Gilani, Fazal meet President

ISLAMABAD: Prime Minister Syed Yusuf Raza Gilani and Jamiat Ulema-e-Islam (JUI-F) leader Maulana Fazal-ur-Rehman met President Asif Ali Zardari here at the Aiwan-e-Sadr on Friday.

In a brief statement issued here by the President House today, Prime Minister discussed with President the country’s prevailing situation.

JUI-F chief was also present in the meeting which lasted for about 45 minutes.

Geo news sources told that Mumbai report, war against terror, security situation in Swat, next Senate polls and performance of the government came under discussion in the meeting.

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54th Filmfare Awards on Feb 28 in Mumbai

MUMBAI: The 54th Idea Filmfare Awards 2008 function will be held at Yash Raj Studios in Andheri on February 28.

The announcement, which has film fans in a tizzy already, was made at a press conference in a five-star hotel in Mumbai on Friday. Introducing the new sponsor, Idea Cellular, Tarun Rai, CEO of Worldwide Media Pvt Ltd, said that for the first time the awards were being taken across the mobile platform.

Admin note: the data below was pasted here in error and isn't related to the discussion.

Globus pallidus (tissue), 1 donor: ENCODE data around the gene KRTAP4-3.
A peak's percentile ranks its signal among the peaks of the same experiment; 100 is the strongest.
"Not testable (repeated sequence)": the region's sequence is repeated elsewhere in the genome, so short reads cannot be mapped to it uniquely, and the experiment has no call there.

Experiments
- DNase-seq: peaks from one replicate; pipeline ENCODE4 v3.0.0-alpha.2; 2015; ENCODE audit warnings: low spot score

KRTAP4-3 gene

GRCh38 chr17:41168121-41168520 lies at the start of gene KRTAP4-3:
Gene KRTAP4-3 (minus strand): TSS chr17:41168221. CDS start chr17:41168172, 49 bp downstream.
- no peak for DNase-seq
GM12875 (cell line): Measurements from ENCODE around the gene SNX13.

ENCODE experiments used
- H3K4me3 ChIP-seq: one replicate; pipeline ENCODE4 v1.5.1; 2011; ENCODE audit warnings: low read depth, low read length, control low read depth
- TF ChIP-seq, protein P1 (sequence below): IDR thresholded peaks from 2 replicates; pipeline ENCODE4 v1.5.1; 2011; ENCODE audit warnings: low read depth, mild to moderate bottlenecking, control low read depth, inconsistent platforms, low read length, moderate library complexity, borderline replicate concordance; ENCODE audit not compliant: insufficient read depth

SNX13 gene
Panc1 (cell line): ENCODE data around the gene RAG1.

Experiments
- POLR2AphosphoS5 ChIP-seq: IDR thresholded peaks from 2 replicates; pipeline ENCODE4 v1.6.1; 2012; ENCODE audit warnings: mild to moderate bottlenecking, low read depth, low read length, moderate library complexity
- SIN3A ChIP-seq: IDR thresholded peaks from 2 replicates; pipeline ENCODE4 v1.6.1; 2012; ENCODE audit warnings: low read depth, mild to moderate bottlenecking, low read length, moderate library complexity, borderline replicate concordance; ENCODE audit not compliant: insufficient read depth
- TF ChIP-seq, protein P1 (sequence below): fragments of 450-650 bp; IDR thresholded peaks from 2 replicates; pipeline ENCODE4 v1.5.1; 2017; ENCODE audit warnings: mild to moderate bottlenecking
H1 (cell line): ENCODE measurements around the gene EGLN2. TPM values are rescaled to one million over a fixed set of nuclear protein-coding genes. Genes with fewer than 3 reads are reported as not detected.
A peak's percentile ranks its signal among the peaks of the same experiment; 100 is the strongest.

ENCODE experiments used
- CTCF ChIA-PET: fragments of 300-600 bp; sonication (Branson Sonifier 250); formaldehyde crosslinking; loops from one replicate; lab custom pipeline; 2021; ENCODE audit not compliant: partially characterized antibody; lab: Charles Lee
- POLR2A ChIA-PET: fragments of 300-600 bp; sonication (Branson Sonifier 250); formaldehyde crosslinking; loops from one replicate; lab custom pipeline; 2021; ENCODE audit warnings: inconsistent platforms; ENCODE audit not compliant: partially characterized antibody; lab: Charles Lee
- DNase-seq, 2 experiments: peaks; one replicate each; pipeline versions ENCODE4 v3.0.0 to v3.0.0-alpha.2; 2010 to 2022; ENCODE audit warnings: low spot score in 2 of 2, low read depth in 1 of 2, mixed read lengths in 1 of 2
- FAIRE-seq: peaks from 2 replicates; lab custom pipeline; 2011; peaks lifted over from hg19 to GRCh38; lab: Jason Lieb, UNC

Thanks to this partnership, the Filmfare Awards Contest will now be available on SMS, voice and WAP portals. Mobile users can also win free passes to the awards ceremony and access Filmfare award clips, wallpapers and trivia on their cellphones.

They will also be able to participate in the voting process. Meanwhile, at the press interaction, the media made the most of the opportunity to quiz all those associated with the awards. While Filmfare editor Jitesh Pillai sportingly fended off accusations of manipulations, guest Deepika Padukone underwent an inquisition on almost everything — from her love life to this year’s winners.